AI and the Supply Chain – A Symbiotic Relationship

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AI and Robotic Process Automation in supply chain manufacturing

When sifting through the plethora of relevant topics surrounding the logistics and supply chain sector, Artificial Intelligence (AI) and Machine Learning (ML) are top of mind. It’s worth taking a moment to truly digest how critical these advances have become to the growth and expansion of many industries. No, these aren’t shiny new buzz-worthy terms, this is tech that has been quietly increasing in scope over the past few decades. Up 24% since 2020, Gartner projects this market will reach $596 Billion in 2022.

Globally, supply chain markets are facing more stress points than ever, as some recent news cycles have highlighted this year – think the Suez Canal and the Colonial Pipeline debacles. The relationship between AI and the supply chain have become increasingly more intrinsic, as companies continue to prioritize speed to market, which further accentuates how narrow the margins for error are.

Whether we like it or not, AI and ML are here to stay, and there are three key areas in which we must invest to remain viable in this ever-evolving industry of logistics.

AI and Big Data

Data is everywhere. Smart businesses are constantly doing their best to collect, streamline, process, and interpret all available information to improve their bottom line. AI allows for players, both big and small, to increase their corporate efficiencies in the areas of predictive demand and planning. By utilizing accurate demand forecasting and capacity planning, it bolsters productivity by knowing what to expect, and how to move with more agility.

Having the ability to quickly pivot allows for more consistent and cost-effective outcomes. By analyzing data through AI, it affords for more informed decisions, like minimizing the number of trucks on the road based on need and routing them to the locations where the demand is higher, creating significantly lower operational costs.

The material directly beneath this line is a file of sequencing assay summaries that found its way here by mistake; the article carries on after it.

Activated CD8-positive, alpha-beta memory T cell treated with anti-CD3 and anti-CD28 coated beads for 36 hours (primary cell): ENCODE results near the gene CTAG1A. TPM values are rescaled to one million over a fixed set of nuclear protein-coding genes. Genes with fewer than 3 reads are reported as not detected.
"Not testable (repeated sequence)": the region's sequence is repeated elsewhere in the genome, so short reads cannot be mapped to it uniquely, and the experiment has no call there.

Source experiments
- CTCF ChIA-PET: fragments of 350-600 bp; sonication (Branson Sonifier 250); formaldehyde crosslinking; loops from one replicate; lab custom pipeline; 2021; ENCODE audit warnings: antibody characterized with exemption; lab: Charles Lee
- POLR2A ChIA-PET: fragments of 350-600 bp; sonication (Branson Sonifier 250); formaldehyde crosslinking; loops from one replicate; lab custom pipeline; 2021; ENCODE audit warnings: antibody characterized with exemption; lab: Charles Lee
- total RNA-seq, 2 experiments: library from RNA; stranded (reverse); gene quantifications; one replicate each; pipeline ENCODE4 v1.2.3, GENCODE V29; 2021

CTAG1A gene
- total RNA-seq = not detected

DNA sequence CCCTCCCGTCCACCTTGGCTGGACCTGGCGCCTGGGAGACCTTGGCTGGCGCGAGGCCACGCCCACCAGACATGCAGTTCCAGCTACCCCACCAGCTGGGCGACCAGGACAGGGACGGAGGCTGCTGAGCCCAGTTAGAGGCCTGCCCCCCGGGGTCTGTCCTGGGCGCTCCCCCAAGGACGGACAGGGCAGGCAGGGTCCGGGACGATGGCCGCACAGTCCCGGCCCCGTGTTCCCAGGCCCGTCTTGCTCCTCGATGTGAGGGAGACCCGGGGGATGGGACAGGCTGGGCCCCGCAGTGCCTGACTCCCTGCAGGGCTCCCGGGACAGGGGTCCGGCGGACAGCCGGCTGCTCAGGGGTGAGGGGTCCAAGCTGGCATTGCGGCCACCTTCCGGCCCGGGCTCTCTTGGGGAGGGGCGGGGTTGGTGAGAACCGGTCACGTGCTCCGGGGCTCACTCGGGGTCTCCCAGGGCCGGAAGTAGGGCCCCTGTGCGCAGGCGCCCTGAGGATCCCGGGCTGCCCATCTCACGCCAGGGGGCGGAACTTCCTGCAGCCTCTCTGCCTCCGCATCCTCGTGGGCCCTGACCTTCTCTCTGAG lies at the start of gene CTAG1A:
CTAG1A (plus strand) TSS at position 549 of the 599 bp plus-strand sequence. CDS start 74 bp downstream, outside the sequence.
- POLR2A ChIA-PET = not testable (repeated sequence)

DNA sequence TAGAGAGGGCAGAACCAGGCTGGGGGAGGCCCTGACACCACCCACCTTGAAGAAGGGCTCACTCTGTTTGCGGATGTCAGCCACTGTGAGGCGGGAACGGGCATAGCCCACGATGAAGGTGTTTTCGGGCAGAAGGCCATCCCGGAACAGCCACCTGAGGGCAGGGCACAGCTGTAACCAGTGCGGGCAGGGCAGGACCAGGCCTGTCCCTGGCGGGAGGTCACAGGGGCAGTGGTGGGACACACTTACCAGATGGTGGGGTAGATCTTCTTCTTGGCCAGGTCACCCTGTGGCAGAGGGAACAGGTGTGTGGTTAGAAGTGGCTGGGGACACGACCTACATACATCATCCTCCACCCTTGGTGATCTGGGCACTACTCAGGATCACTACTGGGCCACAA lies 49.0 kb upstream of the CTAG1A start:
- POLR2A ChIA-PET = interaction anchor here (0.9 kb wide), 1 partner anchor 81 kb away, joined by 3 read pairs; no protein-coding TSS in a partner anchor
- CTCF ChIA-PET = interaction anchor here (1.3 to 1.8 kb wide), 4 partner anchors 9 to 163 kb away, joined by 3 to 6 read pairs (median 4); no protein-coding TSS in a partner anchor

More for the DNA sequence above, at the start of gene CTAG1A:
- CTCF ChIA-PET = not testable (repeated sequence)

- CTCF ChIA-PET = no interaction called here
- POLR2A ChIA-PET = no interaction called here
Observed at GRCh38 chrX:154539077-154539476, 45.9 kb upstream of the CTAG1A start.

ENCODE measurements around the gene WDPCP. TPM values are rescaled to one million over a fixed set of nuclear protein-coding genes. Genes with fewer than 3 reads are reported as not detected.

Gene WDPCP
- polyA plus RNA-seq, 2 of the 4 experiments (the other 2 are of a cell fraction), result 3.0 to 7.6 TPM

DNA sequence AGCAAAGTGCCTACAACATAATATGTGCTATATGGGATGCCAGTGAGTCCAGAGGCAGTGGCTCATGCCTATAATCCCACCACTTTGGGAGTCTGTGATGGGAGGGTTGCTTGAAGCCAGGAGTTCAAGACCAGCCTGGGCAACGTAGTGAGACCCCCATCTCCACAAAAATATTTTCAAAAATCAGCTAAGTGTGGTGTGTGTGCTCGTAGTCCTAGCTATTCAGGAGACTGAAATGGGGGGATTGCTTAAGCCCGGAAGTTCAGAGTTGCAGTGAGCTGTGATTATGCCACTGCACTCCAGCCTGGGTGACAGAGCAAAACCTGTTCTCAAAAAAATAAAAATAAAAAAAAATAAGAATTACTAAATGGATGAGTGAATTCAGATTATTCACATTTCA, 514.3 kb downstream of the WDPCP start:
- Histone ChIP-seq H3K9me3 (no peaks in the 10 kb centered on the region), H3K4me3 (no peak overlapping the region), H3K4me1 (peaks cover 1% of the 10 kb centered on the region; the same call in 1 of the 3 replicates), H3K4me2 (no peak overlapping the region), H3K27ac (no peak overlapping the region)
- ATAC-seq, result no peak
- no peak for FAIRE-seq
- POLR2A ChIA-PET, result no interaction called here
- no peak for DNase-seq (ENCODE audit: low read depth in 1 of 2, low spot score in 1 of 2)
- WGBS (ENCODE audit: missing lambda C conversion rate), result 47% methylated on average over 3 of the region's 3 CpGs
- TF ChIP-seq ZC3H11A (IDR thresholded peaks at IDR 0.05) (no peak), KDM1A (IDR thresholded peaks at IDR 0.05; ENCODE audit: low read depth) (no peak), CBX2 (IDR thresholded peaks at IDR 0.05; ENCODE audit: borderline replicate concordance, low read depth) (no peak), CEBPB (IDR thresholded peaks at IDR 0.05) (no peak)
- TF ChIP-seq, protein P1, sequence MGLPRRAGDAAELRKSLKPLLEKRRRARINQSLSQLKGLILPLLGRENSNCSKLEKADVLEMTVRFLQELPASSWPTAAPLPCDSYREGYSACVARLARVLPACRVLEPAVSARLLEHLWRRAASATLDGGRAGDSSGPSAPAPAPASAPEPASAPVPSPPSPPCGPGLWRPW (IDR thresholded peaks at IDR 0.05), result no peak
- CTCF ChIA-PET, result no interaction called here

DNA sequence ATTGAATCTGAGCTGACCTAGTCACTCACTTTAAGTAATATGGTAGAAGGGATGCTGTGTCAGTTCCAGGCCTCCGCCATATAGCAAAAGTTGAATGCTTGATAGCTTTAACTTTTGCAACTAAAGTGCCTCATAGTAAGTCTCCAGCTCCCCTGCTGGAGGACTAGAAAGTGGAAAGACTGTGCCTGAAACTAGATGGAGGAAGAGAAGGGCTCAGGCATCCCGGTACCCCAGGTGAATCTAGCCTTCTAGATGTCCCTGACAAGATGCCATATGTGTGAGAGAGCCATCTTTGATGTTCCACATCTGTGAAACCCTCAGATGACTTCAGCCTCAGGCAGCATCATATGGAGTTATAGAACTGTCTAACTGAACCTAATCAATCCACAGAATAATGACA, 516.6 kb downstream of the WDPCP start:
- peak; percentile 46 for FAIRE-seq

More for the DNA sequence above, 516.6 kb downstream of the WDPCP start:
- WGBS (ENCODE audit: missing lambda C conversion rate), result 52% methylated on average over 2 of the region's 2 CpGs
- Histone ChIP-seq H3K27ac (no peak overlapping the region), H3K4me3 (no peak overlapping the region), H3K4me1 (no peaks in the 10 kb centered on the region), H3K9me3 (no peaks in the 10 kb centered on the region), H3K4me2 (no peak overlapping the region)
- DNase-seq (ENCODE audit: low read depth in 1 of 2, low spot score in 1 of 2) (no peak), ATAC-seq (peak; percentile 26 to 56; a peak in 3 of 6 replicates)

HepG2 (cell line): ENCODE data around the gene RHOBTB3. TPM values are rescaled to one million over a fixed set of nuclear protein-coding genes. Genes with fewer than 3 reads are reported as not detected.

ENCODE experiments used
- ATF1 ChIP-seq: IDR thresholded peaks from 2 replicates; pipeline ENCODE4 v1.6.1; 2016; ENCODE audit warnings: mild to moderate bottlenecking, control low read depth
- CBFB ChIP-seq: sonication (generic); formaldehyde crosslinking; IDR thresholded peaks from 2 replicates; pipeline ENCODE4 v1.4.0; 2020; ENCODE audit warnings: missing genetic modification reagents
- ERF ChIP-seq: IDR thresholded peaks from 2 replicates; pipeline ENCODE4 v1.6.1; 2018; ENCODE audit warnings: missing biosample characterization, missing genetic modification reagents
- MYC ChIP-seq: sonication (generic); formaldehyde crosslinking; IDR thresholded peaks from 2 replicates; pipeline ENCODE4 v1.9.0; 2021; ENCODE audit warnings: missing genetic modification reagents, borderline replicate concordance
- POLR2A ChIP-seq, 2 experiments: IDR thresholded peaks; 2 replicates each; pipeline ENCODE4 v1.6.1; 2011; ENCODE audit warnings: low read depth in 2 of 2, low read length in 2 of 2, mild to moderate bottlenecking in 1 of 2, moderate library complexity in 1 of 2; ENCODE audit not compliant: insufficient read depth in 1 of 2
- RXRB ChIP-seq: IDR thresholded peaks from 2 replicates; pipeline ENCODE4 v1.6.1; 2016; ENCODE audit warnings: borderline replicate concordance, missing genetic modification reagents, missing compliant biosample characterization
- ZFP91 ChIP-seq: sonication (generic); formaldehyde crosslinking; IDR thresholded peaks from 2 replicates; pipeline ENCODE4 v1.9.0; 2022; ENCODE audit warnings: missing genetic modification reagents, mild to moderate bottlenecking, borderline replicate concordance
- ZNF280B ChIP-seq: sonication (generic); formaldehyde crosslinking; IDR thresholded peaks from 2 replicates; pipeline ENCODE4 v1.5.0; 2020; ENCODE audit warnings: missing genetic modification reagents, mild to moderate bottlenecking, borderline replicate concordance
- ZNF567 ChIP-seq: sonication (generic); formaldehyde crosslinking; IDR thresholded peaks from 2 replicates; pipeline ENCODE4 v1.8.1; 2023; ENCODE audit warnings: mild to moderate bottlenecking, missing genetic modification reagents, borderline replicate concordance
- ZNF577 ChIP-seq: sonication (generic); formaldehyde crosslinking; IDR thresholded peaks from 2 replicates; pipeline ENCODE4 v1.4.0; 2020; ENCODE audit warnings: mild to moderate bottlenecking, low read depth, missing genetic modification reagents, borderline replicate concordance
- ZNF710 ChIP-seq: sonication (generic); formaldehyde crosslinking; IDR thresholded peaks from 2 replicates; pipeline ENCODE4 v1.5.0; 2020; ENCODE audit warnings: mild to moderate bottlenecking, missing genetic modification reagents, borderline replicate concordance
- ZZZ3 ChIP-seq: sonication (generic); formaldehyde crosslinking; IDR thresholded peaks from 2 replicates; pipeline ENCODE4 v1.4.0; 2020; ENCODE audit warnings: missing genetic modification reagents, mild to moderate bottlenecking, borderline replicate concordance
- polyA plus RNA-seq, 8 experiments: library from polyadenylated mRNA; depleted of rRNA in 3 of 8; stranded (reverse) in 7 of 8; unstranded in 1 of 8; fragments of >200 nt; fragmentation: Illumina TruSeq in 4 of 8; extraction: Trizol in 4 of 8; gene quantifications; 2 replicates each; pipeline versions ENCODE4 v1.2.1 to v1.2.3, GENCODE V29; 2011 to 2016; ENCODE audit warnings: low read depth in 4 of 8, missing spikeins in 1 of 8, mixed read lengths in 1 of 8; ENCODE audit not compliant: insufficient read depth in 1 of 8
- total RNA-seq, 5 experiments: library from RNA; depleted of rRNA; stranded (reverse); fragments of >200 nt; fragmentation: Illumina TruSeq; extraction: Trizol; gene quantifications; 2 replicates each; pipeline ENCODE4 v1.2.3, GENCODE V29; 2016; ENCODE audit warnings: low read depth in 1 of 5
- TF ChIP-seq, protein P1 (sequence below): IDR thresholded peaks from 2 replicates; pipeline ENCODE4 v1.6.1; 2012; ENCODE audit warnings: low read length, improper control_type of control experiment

AI utilizes data to make lightning-fast adjustments. Fast data analysis anticipates negative events and lowers overall risk; all while forecasting highly accurate outlooks, which leads to the best solutions to be executed in real time.

AI and Robotics

An active imagination might cause you to think of your favorite Sci-Fi movie, where machines run the world in some dystopian future. In reality, we have been outsourcing repetitive and often dangerous tasks, to machines for decades. Linking AI to robotics is a vital part of the supply chain. According to Informa Tech, this is already a strong market, with worldwide revenue increasing from $8.3 Billion in 2018 to a projected $30 Billion in 2022. Robots are currently used in warehouses and distribution hubs to pick, sort, locate and track packages, and move inventory safely and efficiently no matter the size or weight. Incorporating AI deep learning algorithms allows robots to identify and process data in seconds, reducing errors and increasing speed and accuracy, which heightens productivity. The challenge here is the overall operational investment, which can become costly over time, as parts will require maintenance and replacement.

AI and Cybersecurity

Cybersecurity is at the forefront of many corporate agendas. If it isn’t – it should be! As we have seen in recent headlines, various corporate entities have proven vulnerable to this new digital threat. Cybersecurity is another area in which AI can safeguard your businesses data from malware. A report by Norton showed that the global cost of a typical data breach recovery is $3.86 Million. Additionally,the report indicates that companies need 196 days on average to recover from any data breach.  AI and machine learning can be used to detect a threat, as supervised AI can recognize patterns in data. This enables security systems to learn from past experience and prevent such attacks from crippling operations.

What should be clear is the investment in AI is imperative to avoid the public embarrassment and waste of time and resources, including staggering financial losses.

As we look toward the economy of tomorrow, we must plan to establish this critical infrastructure today. We have become dependent on AI as it has become an integral part of our systems in the supply chain. There is always the cautionary tale of how we supply data to AI; machines, after all, learn from the data given. If we leave out our “human” biases, such as gender, or skin tone, the result will be a symbiotic relationship that continues to grow and evolve.

As long as we program with a focus on ethics, AI will help to improve our experiences in business, and increase productivity and profits.

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